Amanda Hughes has written a story of an Indian child living on a reservation in Minnesota who follows her dream of photography to become a successful photojournalist with the New York Times! She wrote a book about the hard times during the depression, including the danger and excitement of riding the rails, romance, espionage, returning to her roots to perfect the use of Code Talking using her childhood language, covering the 1936 Olympics and escaping Nazi Germany. This was such a good read.

  3. 4 out of 5

    Dorothy Wiley

    In a nutshell, this was one of the best books I've ever read. It is a slice of life, and a thick slice at that, that opened my eyes to a fascinating period of American and international history. After a long and difficult journey, the main character becomes one of America's first female photojournalists. Successfully competing in a man's world, and highly creative, she is finally recognized as being among the finest news photographers in the nation. The setting is one of our country’s most tragi In a nutshell, this was one of the best books I've ever read. It is a slice of life, and a thick slice at that, that opened my eyes to a fascinating period of American and international history. After a long and difficult journey, the main character becomes one of America's first female photojournalists. Successfully competing in a man's world, and highly creative, she is finally recognized as being among the finest news photographers in the nation. The setting is one of our country’s most tragic eras--the Great Depression--and later moves to Europe where our heroine finds herself fighting the hatred of Nazi Germany while trying to let herself truly love for the first time in her life. This novel was both heart-breaking and heart-warming. Both tragically poignant and wonderfully inspiring. A great novel about a bold and brave woman by a bold and courageous author.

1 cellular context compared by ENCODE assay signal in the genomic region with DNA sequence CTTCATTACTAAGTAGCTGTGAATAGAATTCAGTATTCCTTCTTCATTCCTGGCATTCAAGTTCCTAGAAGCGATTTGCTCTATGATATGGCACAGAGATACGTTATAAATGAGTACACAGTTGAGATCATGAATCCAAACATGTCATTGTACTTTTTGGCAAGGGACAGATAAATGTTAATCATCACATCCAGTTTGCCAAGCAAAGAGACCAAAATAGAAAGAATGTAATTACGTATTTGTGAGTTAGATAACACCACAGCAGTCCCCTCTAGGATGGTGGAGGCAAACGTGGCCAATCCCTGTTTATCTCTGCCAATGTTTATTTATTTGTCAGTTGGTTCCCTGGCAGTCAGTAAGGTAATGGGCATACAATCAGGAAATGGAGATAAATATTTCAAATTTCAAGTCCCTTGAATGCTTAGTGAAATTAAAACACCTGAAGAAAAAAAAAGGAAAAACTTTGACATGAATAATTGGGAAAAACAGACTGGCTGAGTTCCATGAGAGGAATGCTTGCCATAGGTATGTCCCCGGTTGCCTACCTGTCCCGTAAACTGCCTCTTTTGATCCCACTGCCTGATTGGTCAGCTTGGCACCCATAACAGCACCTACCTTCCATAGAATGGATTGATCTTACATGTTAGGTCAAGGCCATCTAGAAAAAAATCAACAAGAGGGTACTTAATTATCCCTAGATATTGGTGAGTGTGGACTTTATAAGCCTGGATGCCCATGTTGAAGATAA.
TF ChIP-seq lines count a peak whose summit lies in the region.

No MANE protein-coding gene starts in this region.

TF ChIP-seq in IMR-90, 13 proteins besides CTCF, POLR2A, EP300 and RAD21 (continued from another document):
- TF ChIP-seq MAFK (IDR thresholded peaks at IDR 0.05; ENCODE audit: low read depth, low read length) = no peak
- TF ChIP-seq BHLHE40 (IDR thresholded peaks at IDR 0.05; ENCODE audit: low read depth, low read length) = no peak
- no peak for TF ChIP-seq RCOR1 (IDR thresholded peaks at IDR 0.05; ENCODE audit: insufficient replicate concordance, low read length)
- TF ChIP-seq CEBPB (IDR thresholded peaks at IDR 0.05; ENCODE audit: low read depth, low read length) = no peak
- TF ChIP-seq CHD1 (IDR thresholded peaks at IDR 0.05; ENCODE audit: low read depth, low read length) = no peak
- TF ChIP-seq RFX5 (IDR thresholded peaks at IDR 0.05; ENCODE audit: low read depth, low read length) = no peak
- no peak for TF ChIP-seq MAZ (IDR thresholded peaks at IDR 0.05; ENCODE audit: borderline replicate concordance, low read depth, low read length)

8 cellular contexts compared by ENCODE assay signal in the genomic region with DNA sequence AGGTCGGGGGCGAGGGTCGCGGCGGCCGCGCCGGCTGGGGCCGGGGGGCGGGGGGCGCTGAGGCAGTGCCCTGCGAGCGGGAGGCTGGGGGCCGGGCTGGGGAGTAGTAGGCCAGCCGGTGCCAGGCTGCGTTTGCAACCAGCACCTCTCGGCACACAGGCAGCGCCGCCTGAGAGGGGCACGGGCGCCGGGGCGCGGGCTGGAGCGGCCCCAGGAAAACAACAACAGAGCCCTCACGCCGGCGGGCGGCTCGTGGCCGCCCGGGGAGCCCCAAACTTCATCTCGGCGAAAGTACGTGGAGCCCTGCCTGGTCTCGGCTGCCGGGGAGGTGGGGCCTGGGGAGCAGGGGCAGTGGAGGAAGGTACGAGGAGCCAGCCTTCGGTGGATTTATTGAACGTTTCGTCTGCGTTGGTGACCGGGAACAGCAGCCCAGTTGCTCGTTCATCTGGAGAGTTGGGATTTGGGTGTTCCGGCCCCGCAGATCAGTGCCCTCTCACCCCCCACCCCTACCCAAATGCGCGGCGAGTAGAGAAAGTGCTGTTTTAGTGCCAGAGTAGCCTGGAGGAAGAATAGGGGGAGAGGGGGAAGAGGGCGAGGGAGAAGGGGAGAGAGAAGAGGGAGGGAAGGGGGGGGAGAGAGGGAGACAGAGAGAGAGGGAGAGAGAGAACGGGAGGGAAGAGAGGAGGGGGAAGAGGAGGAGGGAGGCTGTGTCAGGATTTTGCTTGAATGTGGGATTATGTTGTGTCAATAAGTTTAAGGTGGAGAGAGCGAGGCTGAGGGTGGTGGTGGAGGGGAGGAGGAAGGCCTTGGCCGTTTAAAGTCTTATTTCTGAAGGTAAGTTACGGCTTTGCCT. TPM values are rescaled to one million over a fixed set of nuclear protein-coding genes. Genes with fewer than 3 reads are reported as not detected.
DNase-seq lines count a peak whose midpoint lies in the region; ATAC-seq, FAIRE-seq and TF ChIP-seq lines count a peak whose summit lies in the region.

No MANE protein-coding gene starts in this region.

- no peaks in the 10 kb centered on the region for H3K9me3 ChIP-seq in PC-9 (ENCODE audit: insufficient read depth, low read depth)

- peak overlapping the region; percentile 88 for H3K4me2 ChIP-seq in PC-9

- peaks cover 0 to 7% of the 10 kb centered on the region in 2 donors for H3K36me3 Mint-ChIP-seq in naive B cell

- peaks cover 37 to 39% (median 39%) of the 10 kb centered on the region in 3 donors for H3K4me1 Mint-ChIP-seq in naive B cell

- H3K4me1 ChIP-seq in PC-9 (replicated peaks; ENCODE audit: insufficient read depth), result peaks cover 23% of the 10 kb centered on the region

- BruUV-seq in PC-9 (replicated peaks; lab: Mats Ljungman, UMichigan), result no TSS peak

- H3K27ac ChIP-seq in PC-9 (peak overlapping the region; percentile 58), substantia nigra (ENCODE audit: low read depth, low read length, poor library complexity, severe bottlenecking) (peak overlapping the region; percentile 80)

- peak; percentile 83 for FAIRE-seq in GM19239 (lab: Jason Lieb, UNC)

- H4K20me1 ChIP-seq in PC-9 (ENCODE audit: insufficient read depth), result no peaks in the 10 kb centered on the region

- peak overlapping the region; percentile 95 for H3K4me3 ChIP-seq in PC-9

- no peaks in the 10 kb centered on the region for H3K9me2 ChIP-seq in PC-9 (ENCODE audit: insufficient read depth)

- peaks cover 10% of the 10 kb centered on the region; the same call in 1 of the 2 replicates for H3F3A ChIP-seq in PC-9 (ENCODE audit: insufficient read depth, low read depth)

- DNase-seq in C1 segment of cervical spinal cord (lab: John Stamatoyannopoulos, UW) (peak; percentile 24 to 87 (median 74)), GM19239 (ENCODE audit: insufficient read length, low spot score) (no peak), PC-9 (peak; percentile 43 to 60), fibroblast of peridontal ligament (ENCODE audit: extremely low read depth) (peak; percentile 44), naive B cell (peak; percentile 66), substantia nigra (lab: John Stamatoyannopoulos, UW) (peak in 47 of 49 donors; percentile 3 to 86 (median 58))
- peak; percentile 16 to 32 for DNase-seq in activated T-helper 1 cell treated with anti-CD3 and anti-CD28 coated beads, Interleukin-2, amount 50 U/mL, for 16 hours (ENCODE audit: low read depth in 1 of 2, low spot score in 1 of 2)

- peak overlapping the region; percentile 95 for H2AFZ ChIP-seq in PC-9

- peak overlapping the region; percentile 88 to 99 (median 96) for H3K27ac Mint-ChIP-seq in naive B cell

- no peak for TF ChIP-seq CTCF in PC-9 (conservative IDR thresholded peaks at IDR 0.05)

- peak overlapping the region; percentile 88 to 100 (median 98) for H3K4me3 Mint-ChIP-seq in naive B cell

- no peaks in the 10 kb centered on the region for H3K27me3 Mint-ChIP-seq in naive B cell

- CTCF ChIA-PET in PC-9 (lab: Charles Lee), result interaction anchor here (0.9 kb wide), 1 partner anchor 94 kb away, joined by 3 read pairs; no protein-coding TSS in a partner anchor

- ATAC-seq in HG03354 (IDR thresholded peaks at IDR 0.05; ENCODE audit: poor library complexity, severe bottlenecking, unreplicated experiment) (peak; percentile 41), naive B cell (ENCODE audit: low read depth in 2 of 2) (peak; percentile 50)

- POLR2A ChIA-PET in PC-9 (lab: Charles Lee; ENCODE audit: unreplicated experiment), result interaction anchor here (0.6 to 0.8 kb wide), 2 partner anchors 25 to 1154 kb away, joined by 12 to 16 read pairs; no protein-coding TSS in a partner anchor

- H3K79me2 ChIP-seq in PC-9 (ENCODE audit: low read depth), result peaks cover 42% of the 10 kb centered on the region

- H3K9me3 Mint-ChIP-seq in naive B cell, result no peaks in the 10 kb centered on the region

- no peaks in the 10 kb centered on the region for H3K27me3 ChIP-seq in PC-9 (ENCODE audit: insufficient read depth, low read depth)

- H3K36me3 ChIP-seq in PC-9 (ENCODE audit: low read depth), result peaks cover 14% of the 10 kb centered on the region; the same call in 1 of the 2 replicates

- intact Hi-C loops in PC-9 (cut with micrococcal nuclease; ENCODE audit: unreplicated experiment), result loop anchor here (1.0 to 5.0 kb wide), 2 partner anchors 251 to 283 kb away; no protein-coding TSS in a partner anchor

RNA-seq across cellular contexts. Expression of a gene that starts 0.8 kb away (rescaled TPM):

4. 5 out of 5

    Meredith

    I love historical novels that enlighten me to things I hadn't heard about, or about which I knew very little. In this case, I learned about separating Native American children from their family and reservations to force them to become more Americanized on many levels. I learned about hobos riding the rails during the Depression era. I learned a little bit more about how intelligence information was relayed during WWII (not saying more than that to avoid a spoiler problem). And so, I really enjoy I love historical novels that enlighten me to things I hadn't heard about, or about which I knew very little. In this case, I learned about separating Native American children from their family and reservations to force them to become more Americanized on many levels. I learned about hobos riding the rails during the Depression era. I learned a little bit more about how intelligence information was relayed during WWII (not saying more than that to avoid a spoiler problem). And so, I really enjoyed the story of Native American child Wilhelmina "Billie" Bassett and the stories of her life up until she is settled into adulthood after a world of adventures. I am often reminded of stories my father used to tell about the hard life experienced by himself and everyone he knew during the Depression and always admired that people were willing to do whatever it took to survive and to provide for their loved ones. Billie is just such a character and I really appreciated her courage and determination to survive against some really tough odds. Thaks (again) to Bookbub, I have found a new author whose work I really enjoy. I'll be off in search of more of her work.

  5. 5 out of 5

    carolebeckett

    The Image Maker There are so many good things to be said about Amanda Hughes and her books about strong women. Billie, The Image Maker, is but one such story. I believe every woman should read these books. All I can say is “Wonderful Ms Hughes, thank you!”.

  6. 4 out of 5

    Stanley McShane